'SO what accents can you do?" asks Connie, the Players' new casting director (now that Kate has gracefully retired after a long stint). As a new and untried member, I remain something of a mystery.
Most of my fellow players are Scottish, which means that (being English myself) there is one "accent" I can do to perfection. But the accent (from my point of view) that I wouldn't even attempt is Scottish.
Much too close to home!
The only place I would have the gall to pretend on stage that I was a Scot would be in England. Indeed, a couple of decades and more ago, well below the border, I did don a kilt in a comedy and tried hard to roll my "r's" and soften my "ch's" enough to convince the Yorkshire audiences of my Scottish ancestry.
But I remember a Scottish lady ungenerously casting aspersions on my endeavors. I was a bit hurt at the time. But I know now how right she must have been.
One reason I hadn't joined a drama group since moving to Scotland 20 years ago was my assumption that a convincing Scottish accent would be a necessity. I didn't have to worry.
Since I've joined the Players, the first two plays (though I didn't land a part in either) have been respectively English and American. In the second, the only male roles were Spanish. So when I attended that audition, I came prepared. I bought a video of the 1970s BBC sitcom "Fawlty Towers" and studied the accent of the waiter, Manuel.
Accents are what other people have. So accents are, or should be, grist for the actor's mill - since actors are, by definition, people who pretend to be other people. Simon Callow, in his book "Being an Actor," remarks: "Where would the English actor be without his repertory of accents? They can convey an enormous amount of information in the minimum of time, and they immediately give you a shape and an energy. Three-line parts become someone, from somewhere, with a history and expectations."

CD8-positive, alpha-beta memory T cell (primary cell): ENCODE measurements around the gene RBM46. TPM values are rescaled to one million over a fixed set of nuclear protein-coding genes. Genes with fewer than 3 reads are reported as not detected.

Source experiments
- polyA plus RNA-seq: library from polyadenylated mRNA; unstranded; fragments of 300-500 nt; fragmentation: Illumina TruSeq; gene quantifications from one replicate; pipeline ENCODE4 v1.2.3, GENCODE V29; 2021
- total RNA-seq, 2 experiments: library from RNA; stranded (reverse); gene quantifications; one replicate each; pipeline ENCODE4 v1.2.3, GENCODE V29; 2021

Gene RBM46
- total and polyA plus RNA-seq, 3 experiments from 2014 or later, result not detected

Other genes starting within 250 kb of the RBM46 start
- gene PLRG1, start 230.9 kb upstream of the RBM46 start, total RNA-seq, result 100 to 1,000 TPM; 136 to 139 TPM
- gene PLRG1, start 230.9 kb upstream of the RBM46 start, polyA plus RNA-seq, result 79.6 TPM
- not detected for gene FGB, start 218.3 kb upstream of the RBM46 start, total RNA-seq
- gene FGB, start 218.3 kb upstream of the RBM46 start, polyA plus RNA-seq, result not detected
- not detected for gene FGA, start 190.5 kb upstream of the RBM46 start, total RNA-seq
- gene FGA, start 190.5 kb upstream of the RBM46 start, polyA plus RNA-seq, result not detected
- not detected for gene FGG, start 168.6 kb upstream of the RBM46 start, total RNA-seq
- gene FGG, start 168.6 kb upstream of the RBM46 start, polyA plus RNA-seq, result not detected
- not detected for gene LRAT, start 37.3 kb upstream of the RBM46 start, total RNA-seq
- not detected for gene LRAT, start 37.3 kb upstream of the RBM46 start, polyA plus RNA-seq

And yet even the most professional actors sometimes shipwreck themselves on the hard rocks of other people's local speech patterns. (For us amateurs, the boat tends to have a leak before it even sets sail.) We recently watched the 1971 version of "Kidnapped" in which a cockney named Michael Caine played a Scottish patriot of very dubious verbal origins.
Now and then he addressed the heroine thus: "Lassie, lassie, oh lassie." Maybe this struck the director as a particularly Scottish mode of speech. (He apparently forgot that a certain American canine has been sometimes similarly saluted.)
To my Scottish-born wife, Mr. Caine's attempts to sound like a convincing Highlander whose mother didn't come from London's East End were less than satisfactory. But even less satisfactory was Dick Van Dyke's cockney chimney sweep in 1964's "Mary Poppins."
Mind you, my wife is particularly critical. When Connie, of the Players, asked me about my own pretensions to competence in this department, I didn't like to quote my better half's considered opinion that whatever accent I attempt, I sound as if I am from Pakistan. Welsh, Spanish, South African, Tasmanian - I'm always from Pakistan.
Except when I do a Pakistani accent. Then I sound as though I'm from Naples.
"Can you do cockney?" Connie inquires.
Fool that I am, I'm nothing if not willing. So I do my Alfred Doolittle impersonation: "Oim willin' ter tell yer! Oim wantin' ter tell yer! Ahm witin' to tell yer!"
"Well - kinda. Sure. But, gee, hey, y'know, like it's only generic American - know wud I mean?"
"Ee by goom, lad, doost tha want a slice o' poodin'? Nay! I'm reet good at that, I am. Can doo it back'ards. Oopside down and standin' on me 'ead. Aye."
I cannot guess what impression this shameless display had on our new casting director. Time alone will tell.
If I'm fortunate, she'll stage a play set in Islamabad.
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